Archer group publishes on room-temperature sodium-sulfur batteries in Nature Communications
High-energy rechargeable batteries based on earth-abundant materials are important for mobile and stationary storage technologies. Rechargeable sodium–sulfur batteries able to operate stably at room temperature are among the most sought-after platforms because such cells take advantage of a two-electron-redox process to achieve high storage capacity from inexpensive electrode materials. However, realization of practical room-temperature Na-S batteries has been fraught with multiple stubborn problems ranging from unstable electrodeposition of sodium during battery recharge to rapid loss of the active cathode material by dissolution into the electrolyte. These issues limit the rechargeability, energy density and cycle life of such type of batteries.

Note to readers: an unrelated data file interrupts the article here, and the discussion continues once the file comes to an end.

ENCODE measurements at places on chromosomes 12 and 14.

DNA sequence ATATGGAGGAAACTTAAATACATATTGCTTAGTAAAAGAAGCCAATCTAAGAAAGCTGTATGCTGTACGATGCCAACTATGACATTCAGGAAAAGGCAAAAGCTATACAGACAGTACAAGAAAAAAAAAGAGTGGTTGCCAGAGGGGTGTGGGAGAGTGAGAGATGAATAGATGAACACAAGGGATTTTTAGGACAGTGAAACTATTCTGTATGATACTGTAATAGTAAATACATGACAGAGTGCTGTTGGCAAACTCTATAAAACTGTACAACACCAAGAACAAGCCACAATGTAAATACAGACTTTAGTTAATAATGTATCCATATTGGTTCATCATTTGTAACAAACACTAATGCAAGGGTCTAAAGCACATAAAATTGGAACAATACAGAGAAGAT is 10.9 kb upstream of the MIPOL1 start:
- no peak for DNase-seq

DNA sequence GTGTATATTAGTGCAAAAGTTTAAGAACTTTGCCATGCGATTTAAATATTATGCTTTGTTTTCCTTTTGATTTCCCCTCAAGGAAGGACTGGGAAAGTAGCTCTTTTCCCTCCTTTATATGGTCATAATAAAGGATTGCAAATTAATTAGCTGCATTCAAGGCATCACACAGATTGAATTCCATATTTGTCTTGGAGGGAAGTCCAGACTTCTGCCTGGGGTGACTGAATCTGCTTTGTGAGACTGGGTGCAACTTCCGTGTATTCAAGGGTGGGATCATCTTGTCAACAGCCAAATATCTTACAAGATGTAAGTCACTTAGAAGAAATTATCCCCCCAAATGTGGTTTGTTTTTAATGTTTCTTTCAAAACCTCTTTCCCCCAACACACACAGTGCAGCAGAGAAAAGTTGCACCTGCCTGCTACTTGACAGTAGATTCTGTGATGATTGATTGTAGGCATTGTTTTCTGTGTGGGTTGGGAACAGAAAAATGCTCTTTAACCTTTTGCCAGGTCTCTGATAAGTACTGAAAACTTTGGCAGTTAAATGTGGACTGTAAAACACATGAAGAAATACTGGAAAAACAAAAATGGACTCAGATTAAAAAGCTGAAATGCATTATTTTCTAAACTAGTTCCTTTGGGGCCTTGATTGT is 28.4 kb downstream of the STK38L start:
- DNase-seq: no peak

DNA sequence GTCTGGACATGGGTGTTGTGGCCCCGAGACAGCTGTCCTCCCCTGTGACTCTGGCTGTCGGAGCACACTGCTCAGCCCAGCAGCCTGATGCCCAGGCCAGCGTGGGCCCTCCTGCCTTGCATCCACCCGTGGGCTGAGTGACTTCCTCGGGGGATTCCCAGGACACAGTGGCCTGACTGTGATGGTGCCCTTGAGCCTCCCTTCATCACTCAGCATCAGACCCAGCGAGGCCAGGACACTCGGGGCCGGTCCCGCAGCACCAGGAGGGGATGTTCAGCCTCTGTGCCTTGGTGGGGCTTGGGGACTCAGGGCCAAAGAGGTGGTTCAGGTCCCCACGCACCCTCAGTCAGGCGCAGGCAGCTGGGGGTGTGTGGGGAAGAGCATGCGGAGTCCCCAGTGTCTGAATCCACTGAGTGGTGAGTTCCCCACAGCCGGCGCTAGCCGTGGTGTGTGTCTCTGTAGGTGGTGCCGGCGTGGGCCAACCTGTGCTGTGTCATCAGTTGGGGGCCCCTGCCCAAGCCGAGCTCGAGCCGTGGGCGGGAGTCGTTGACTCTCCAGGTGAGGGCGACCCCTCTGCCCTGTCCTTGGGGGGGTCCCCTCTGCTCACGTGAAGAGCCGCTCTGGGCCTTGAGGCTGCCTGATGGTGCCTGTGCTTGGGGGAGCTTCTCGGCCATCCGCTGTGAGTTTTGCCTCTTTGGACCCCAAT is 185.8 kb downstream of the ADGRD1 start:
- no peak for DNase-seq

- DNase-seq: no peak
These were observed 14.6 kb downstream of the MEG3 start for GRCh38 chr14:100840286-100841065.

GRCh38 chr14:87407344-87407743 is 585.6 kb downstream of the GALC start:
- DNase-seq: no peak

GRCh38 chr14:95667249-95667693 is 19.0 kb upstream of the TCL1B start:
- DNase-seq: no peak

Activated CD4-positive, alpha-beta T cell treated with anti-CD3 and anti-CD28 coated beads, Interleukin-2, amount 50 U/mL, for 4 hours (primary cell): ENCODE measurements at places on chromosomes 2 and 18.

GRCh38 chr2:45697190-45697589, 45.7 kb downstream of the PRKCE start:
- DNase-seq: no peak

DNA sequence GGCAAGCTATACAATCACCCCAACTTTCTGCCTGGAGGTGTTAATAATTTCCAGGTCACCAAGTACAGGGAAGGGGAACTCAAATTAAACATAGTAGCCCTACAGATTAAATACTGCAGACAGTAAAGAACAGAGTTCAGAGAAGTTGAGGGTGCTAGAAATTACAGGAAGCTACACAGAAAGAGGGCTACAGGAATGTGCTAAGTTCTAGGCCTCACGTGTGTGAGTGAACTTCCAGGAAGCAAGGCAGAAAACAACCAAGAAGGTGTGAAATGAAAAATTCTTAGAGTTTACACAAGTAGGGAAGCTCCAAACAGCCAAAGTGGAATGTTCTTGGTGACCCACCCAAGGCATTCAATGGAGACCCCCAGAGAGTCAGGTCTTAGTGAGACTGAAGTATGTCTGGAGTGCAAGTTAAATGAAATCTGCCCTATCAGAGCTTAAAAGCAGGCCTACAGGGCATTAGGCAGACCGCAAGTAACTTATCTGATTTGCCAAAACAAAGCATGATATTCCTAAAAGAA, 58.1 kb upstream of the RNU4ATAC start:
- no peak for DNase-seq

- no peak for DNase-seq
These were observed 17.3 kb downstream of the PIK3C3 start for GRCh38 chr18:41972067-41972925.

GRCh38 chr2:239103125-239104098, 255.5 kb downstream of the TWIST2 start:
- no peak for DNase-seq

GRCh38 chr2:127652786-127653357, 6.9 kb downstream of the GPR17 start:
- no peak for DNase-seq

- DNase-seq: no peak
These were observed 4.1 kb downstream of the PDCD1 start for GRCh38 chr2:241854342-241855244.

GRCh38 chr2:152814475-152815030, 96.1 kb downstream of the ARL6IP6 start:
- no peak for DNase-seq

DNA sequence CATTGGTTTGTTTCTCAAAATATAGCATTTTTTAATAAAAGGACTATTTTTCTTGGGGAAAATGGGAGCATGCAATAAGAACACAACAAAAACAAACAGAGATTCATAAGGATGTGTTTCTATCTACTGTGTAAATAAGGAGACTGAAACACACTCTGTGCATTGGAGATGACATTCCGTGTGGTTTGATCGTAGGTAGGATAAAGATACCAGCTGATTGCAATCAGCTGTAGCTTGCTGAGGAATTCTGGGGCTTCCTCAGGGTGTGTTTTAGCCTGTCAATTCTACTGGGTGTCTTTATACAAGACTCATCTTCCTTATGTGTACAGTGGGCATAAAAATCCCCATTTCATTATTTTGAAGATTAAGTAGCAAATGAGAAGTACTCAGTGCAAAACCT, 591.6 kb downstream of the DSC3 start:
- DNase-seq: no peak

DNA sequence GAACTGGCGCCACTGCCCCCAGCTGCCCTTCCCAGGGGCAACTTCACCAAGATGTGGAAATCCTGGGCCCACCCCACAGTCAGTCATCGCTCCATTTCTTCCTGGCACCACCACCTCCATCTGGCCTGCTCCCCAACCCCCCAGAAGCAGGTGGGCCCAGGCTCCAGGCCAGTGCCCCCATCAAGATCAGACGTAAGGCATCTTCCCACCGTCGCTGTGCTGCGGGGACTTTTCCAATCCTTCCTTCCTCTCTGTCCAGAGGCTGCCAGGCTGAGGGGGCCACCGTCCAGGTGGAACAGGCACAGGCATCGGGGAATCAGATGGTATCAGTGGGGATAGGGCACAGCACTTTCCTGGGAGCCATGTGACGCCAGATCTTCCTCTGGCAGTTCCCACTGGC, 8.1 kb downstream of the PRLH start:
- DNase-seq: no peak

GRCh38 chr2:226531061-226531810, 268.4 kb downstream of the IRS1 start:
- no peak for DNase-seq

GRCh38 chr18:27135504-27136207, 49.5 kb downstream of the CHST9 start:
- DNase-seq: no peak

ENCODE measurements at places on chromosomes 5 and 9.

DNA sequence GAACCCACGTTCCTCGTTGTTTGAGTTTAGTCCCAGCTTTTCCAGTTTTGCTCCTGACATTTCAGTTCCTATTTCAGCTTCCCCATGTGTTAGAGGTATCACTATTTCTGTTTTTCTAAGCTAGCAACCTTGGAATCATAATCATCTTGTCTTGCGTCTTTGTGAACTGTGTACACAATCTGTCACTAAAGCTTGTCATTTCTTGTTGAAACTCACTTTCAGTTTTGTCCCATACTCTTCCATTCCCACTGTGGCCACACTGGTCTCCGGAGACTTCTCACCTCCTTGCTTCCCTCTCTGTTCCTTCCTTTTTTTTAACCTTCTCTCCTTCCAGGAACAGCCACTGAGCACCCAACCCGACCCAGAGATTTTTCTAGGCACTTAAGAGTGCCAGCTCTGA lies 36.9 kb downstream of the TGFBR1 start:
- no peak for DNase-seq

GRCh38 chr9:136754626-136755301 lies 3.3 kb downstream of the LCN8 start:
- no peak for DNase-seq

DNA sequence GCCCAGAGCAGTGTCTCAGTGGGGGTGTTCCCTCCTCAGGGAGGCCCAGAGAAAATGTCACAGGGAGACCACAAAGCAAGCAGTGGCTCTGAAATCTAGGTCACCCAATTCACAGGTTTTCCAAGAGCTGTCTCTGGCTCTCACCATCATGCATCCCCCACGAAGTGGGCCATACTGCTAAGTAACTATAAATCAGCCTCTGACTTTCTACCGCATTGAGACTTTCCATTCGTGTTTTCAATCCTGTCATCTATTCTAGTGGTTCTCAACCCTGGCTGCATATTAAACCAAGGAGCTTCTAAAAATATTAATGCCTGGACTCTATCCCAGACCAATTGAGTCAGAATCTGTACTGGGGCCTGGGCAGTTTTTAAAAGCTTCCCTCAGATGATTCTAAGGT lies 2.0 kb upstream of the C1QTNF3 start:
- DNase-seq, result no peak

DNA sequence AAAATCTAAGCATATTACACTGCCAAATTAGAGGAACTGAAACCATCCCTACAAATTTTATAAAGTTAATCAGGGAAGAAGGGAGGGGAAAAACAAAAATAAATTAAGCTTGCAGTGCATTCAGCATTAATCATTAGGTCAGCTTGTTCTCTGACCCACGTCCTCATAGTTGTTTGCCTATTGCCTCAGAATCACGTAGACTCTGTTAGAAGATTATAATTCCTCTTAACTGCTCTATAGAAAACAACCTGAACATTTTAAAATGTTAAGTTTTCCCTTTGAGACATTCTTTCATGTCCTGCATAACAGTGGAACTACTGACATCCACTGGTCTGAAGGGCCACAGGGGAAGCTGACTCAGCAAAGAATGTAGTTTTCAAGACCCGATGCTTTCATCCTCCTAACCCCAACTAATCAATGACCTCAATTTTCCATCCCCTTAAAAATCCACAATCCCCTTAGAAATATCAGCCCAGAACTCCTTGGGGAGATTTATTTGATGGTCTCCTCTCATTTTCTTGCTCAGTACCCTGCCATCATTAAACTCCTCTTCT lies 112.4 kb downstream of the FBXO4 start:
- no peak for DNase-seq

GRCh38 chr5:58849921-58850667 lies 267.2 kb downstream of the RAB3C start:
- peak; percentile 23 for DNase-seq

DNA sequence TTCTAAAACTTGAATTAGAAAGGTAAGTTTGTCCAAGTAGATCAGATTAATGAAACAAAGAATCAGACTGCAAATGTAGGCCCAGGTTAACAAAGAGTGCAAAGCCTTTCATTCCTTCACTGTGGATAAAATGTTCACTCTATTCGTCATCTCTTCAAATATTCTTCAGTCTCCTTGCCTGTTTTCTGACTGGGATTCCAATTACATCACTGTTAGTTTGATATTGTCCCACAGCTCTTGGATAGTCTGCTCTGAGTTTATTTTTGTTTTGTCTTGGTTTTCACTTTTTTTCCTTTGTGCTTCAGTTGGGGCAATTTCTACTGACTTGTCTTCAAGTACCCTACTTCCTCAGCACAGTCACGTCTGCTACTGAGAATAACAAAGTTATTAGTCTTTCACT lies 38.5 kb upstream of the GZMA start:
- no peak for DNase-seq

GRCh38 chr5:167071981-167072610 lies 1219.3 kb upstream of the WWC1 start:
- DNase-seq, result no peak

Recently Archer group designed a stable room-temperature Na-S battery that uses a sodium metal anode, a microporous carbon-sulfur composite cathode, and a liquid electrolyte containing ionic liquid tethered silica nanoparticles as a deposition stabilizer. The Na-S cells with this configuration can cycle stably for over a hundred cycles with very high reversible capacity at intermediate current density. The high stability and reversibility of the cells stem from at least two sources. First, the tethered silica particles spontaneously form a Na-ion conductive film on the anode, which stabilize deposition of sodium and prevent electrolyte decomposition and depletion. Second, on the cathode side, microporous carbon materials play a key role that can constrain the electrochemical reaction between sodium ion and sulfur to the solid state. This combination of electrolyte and carbon substrate are shown to provide sufficiently strong association of sulfur in the cathode and at the same time stabilize the surface of the highly reactive sodium metal anode.
Reference: Wei, S. et al. A stable room-temperature sodium–sulfur battery. Nat. Commun. 7:11722 doi: 10.1038/ncomms11722 (2016).